The Web as a Learning Environment

The Web as a Learning Environment - (216101)
Lecturer: Asst. Prof. Miri Barak
Prerequisites: NA
Credits: 2.0

Course and Learning Outcomes

This course takes the students through a journey on how learning and instruction have evolved in the past two decades and the challenges facing education in the 21st century. In this course, students will be acquainted with state-of-the-art innovations in digital learning and advanced cloud-based pedagogy. The course will discuss the use of information and communication technologies (ICTs) for facilitating socio-cultural aspects of science and engineering education. It will discuss the transition from blackboards to desktops to laptops and “smart” mobile devices.

Students in the course will be acquainted with theoretical and practical aspects of new educational trends such as Flipped Classroom and Massive Open Online Courses (MOOCs), producing their own short lecture videos. The students will experience teaching and learning via synchronous and asynchronous collaborative systems. They will experience the notion of ‘crowed science’ by using ‘Augmented world’ (, a new system designed by Prof. Barak and her research group. During the course, the students will create and share location-based, collaborative multimedia, and inquiry questions, provide peer-evaluation, and generate communities of learners.

Learning Outcomes:

  1. Students will become acquainted with learning theories that are related to learning in web-based environments.
  2. Students will be able to design and develop media-based instructional materials, lecture videos, and interactive questions.
  3. Students will be able to write thorough reflections and provide high-level peer evaluation.


Conducting a literature review on a new learning technology/pedagogy 20%
Designing a lesson via the flipped classroom approach and producing a short video 30%
Designing and evaluating a multimedia interactive location-based question 30%
Writing personal reflections and summarizing the learning gains 25%


Course bibliography

  1. Barak, M., & Dori, Y. J. (2011). Science education in primary schools: Is an animation worth a thousand pictures? Journal of Science Education and Technology, 20(5), 608-620. DOI 10.1007/s10956-011-9315-2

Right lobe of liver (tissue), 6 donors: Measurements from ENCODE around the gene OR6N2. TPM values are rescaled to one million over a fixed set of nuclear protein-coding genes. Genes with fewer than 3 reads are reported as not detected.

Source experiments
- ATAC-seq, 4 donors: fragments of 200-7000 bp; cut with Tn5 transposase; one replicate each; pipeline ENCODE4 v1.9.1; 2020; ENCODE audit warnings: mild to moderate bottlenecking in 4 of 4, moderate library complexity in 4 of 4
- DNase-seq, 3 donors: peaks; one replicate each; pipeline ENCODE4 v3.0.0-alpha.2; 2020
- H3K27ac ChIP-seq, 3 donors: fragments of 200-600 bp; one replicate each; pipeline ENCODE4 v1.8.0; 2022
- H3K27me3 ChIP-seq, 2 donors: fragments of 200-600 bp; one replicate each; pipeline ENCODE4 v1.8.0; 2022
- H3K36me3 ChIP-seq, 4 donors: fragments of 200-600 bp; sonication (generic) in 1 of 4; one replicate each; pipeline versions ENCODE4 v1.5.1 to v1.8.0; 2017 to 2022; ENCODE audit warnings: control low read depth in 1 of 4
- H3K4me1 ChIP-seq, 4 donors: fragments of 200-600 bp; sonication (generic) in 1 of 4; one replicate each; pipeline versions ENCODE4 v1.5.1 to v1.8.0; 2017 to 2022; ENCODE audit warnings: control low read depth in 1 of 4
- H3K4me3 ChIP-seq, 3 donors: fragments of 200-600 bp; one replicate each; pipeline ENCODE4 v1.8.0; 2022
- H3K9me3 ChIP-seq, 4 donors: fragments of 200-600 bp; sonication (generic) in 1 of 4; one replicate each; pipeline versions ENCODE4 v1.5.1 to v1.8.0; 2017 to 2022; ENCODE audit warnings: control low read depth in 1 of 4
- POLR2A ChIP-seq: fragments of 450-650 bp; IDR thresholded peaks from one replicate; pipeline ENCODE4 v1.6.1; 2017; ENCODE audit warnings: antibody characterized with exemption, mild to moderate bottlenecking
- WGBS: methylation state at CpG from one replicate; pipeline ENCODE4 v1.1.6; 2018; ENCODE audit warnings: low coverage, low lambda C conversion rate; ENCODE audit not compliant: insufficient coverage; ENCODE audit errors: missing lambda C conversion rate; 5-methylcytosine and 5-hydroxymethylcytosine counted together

2. Barak, M., Nissim, Y., & Ben-Zvi, D. (2011). Aptness between teaching roles and teaching strategies while integrating ICT into science education. Interdisciplinary Journal of E-Learning and Learning Objects, 7, 305-322.
  3. Barak, M. (2012). Distance education: Towards an organizational and cultural change in higher education. The Journal of Enterprising Communities: People and Places in the Global Economy, 6(2), 124-137. DOI:10.1108/17506201211228930
  4. Barak, M., Kozyrev, S., & Dori, D. (2012). The use of visual semantic web for designing virtual expeditions. International Journal of Learning Technology, 7(3), 297-313. DOI:10.1504/IJLT.2012.049196
  5. Barak, M., & Hussein- Farraj R. (2013). Integrating model-based learning and animations for enhancing students’ understanding of proteins’ structure and function. Research in Science Education, 43(2), 619-636. DOI 10.1007/s11165-012-9280-7
  6. Barak, M., & Ziv, S. (2013). Wandering: A Web-based platform for the creation of location-based interactive learning objects. Computers & Education, 62, 159-170. DOI:10.1016/j.compedu.2012.10.015
  7. Watted, A., & Barak, M. (2014). Students’ preferences and views about learning in a MOOC. Procedia – Social and Behavioral Sciences, 152, 318-323. DOI: 1016/j.sbspro.2014.09.203
  8. Barak, M. (2014). Closing the gap between attitudes and perceptions about ICT-enhanced learning among pre-service STEM teachers. The Journal of Science Education and Technology, 23(1), 1-14. DOI: 1007/s10956-013-9446-8
  9. Barak, M. Watted, A. & Haick, H. (2015). Motivation to learn in massive open online courses: examining aspects of language and social engagement. Computers & Education, online first December 2015.
  10. Barak, M. (2015) Science Teacher education in the 21st century: developing a framework for technology-integrated social constructivism. Journal of Research in Science Education. Accepted for publication, September 2015.